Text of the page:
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The elements and se'asons : all'/ decla're
Pronounced lower and slower.
The^se/ are thỹ glorious works (Parent of go'od ;)
who be'st can t'ell, ye sons of li'ght,
* England's "prophet-bard”.
'- as some one has designated himJohn Milton—the glorious, the all-but-inspired John Milton (whom Dryden preferred to HOMER,) died in London (where he was born) in 1674, aged 66.
Thou Su'n, (of this great world both e'ye and s'oul,)
ye el’ements, (the eldest birth
* Pronouns, whether personal or adjective, when antecedents, it will be observed, require accentual force.
+ The adjective“ universal” should be pronounced slowly, and as reverentially as possible.
Lower and slower.
EVENING IN PARADISE DESCRIBED. ADAM AND EVE'S CONVERSATION AND EVENING WORSHIP.
When Ad'am/ th'us to Ev'e: “ Fair con'sort, the hour
To whom thus E've, (with perfect beauty adoʻrned): My aut’hor and disp'oser ! what thou bi’ddest Unar'gued/ I obey; so God, ordains : Go'd is thoy la w, thoịu mi`ne; to know no mo're Is woman's happiest knowledge, and her pra'ise. With thee conver'sing, I forget all ti'me : All seasons, and their ch'ange; aoll/ please ali^ke. Sweet is the breath of mo'rn, her ri^sing sweet, With cha'rms of earli'est bi’rds ; pleasant the su'n, When fir'st/ on this delightful la'nd/ he spreads His orient bea'ms/ on herb', tree', fruit, and flo'wer, Gli'stering with de'w; fragrant the fertile earth After soft show'ers; and sweet the coming on Of grateful e'vening mil'd ; then silent n'ight, With th'is/ her solemn bi'rd, and this fair mo'on, And the se, the ge'ms of he’aven, (her starry trʻain :) B'ut, neither breath of m'orn, when she ascends, With cha'rm of earliest birds; nor rising su'n On this delightful land ; nor fragʻrance/ after sho'wers ; Nor grateful e'vening mi'ld; nor silent ni'ght, With th'is/ her solemn bir'd; nor walk by moʻon Or glittering sta'r-light, — without the'e is sw'eet.”
Thus ta'lking (ha'nd in ha'nd,) alone they passed/ O'n to their blissful bo'wer:- There arri'ved, both st'ood, Both turn ed, an'd (under open sk'y) adored The G'od/ that made both sk'y, air', eart'h, and hea'ven, (Which they beh'eld ;) the moʻon's resplendent globe, And starry po'le : Thoou also madest the ni'ght, (Maker omn'ipotent!) and thou the da’y, Which w'e (in our appo'inted work employed,) Have fini'shed; happy in our mutual he'lp And mutual loove, (the croîwn of all our bl’iss,) Orda'ined by thee; and this delicious pla'ce, (For u's too la’rge :) where thy abu'ndance/ wants Parta'kers, and/ uncro'pped, falls to the gro'und, But/ thou hast pro'mised/ from us two/ a rac'e/ To fill the earth, who sha'll/ with u's/ extol Thy goodness in'finite, both when we wake, And when we s'eek (as n'ow) thy gi'ft of sleep.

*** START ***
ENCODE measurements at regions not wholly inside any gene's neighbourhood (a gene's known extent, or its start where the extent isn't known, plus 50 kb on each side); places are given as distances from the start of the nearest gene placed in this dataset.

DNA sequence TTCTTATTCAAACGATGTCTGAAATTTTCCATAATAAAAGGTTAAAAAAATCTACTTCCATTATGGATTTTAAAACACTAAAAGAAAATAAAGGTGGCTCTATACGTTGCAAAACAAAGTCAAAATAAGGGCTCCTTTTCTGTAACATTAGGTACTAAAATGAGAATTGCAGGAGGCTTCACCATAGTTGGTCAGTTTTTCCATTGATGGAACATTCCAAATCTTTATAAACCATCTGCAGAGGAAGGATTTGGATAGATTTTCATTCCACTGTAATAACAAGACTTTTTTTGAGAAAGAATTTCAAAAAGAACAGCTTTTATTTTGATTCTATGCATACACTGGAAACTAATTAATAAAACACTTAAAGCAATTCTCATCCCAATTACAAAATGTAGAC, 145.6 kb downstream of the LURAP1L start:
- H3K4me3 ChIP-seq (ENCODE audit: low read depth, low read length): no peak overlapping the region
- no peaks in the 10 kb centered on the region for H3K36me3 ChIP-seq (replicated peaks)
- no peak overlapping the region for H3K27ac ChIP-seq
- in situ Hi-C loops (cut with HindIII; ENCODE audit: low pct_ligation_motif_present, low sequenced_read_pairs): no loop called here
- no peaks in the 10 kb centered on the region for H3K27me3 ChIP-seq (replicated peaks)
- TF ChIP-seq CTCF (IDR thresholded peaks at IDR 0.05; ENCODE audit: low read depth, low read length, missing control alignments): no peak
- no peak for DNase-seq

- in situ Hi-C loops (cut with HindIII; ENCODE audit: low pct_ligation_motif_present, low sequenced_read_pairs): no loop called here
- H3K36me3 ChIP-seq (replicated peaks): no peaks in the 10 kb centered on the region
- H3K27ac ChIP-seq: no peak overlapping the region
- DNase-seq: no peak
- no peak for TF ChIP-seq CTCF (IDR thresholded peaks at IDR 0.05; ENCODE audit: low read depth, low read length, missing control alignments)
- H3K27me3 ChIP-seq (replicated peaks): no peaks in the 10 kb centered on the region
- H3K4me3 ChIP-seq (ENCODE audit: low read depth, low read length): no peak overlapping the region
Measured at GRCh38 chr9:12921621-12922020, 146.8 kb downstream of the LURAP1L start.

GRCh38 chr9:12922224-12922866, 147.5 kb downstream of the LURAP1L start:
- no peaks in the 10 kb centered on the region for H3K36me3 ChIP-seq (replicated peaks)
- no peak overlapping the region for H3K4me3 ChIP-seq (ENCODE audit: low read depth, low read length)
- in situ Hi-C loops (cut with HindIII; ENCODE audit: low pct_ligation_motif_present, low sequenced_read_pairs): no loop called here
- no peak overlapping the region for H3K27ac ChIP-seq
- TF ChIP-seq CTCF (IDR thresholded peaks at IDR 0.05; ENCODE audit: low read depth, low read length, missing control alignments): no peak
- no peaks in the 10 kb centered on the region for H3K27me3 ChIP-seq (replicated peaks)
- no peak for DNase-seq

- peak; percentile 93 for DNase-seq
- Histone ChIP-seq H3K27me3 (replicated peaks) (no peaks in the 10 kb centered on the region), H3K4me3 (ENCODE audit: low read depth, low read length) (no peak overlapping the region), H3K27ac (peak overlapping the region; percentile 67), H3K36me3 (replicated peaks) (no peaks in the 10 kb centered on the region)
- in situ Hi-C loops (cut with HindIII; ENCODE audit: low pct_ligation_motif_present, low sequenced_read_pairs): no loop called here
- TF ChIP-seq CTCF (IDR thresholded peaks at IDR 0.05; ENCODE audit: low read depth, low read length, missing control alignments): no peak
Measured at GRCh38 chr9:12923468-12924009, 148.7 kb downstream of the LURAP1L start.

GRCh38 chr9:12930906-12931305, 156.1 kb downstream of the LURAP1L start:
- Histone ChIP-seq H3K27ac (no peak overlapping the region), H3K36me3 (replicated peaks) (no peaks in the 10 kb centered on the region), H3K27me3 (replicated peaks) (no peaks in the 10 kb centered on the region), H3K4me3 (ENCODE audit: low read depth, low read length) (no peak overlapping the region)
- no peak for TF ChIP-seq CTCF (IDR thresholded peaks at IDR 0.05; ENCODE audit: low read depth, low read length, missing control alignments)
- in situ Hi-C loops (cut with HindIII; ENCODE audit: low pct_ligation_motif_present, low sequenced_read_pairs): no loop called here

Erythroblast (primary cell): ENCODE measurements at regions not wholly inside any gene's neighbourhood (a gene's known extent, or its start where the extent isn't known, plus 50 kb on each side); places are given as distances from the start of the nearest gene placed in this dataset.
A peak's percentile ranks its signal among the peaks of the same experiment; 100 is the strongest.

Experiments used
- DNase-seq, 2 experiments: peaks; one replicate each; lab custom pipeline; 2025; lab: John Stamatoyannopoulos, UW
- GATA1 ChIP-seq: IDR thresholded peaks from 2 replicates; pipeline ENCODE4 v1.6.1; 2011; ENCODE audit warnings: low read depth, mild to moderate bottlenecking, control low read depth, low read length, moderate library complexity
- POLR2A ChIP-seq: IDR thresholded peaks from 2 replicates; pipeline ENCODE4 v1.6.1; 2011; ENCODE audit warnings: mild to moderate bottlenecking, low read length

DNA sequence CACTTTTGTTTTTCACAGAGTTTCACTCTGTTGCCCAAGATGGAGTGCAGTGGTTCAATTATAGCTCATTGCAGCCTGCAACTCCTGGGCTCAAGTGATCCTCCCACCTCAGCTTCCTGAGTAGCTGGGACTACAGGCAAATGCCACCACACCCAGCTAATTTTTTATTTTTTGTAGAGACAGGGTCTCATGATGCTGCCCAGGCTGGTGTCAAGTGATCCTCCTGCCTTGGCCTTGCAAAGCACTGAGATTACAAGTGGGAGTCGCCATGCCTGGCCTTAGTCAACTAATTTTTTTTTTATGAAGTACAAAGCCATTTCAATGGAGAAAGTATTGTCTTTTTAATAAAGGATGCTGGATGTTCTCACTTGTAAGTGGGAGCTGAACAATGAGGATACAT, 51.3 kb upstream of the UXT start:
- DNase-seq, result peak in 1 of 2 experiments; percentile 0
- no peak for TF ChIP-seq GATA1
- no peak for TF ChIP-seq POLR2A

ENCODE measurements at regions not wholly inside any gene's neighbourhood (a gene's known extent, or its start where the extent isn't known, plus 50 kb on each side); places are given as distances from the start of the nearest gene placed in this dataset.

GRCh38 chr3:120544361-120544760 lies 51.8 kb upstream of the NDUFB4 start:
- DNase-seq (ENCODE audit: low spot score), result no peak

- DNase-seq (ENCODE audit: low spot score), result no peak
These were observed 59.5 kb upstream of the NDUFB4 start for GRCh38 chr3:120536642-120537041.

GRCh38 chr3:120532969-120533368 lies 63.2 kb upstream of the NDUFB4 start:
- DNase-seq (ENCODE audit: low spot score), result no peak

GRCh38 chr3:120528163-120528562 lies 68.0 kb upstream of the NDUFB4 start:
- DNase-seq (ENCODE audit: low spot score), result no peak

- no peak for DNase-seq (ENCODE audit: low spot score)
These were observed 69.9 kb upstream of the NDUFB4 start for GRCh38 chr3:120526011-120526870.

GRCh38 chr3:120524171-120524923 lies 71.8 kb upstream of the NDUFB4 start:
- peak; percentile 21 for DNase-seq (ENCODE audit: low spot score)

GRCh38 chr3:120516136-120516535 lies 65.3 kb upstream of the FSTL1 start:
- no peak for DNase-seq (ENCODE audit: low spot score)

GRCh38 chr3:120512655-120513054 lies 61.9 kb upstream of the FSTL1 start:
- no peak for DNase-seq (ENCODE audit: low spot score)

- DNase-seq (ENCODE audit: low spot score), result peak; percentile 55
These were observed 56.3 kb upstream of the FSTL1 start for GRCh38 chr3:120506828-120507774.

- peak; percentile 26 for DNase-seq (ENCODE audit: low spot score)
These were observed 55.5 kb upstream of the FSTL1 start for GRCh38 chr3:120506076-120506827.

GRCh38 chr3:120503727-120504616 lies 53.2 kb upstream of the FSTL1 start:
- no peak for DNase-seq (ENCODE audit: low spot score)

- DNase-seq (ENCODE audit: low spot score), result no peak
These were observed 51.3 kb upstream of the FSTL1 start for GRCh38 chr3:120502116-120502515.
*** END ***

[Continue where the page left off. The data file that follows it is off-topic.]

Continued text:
EVE'S RELATION OF HER DREAM.
MILTON. Now Mor'n, her rosy steps in the eastern clim'e Adv'ancing, sowed the earth/ with orient pearl, When A'dam wa'ked: so 'cu'stomed, for his sleep Was airy lig'ht, from pure digestion br'ed, And temperate va'pours bla'nd, which the only sound Of lea’ves and fuming ri'lls, Aurora's fan, (Lightly disp'ersed) and the shrill matin so'ng. Of bir'ds/ on every bo'ugh. So much the more His wonder was to fi'nd/ unwa'kened E've, With tresses discompo'sed, and glowing ch’eek, As thro'ugh unqui'et-rest. He (on his side Leaning half-raised, with looks of cordial l'ove,) Hung over her ena'moured, and beh'eld Bea'uty, wh'ich (whether wa king or asle'ep,) Shot forth pecu^liar-graces : then, with voi'ce (Mild as when Zephyrus/ on Flora bre'athes,) Her hand soft to'uching, wh'ispered th'us —“Awa'ke, “My fai'rest, my esp'oused, my la test-found, “ Heaven's la'st, best gift', (my ever-new deli'ght !) “ Awa'ke: the morning shi’nes, and the fresh field “ Ca'lls us.
We lose the pri'me, to mark how spring/ “Our tended pla'nts, how blows the citron gro've, “ What drops the myʻrrh, and whoat/ the balmy re'ed; “How nature paints her colours, how the be'e/ “Sits on the blo'om, extracting li'quids sweet.'
Such whispering wa'ked-her, but/ with startled ey'e On A'dam : (whom embracing) th’us she spokeO S'ole (in whom my thoughts find all rep'ose,) My glory, my perfection ; glad I see Thy fa'ce, and moʻrn retu’rned : for I' this ni'ght (Such nigʻht/ ti'll this, I never pa’ssed !) have dre'amed, I'f dreaʼmed, no't, as I oft am wo'nt, of the e, Worʻks of day pa'st, or moʻrrow's next de'sign ; But of offe'nce and trou'ble, which
mind Knew n'ever/ till this i'rksome nig'ht. Metho'ught (Close at mine e'ar) one called me forth to w'alk/ With gentle voi'ce; I thought it thin'e: it said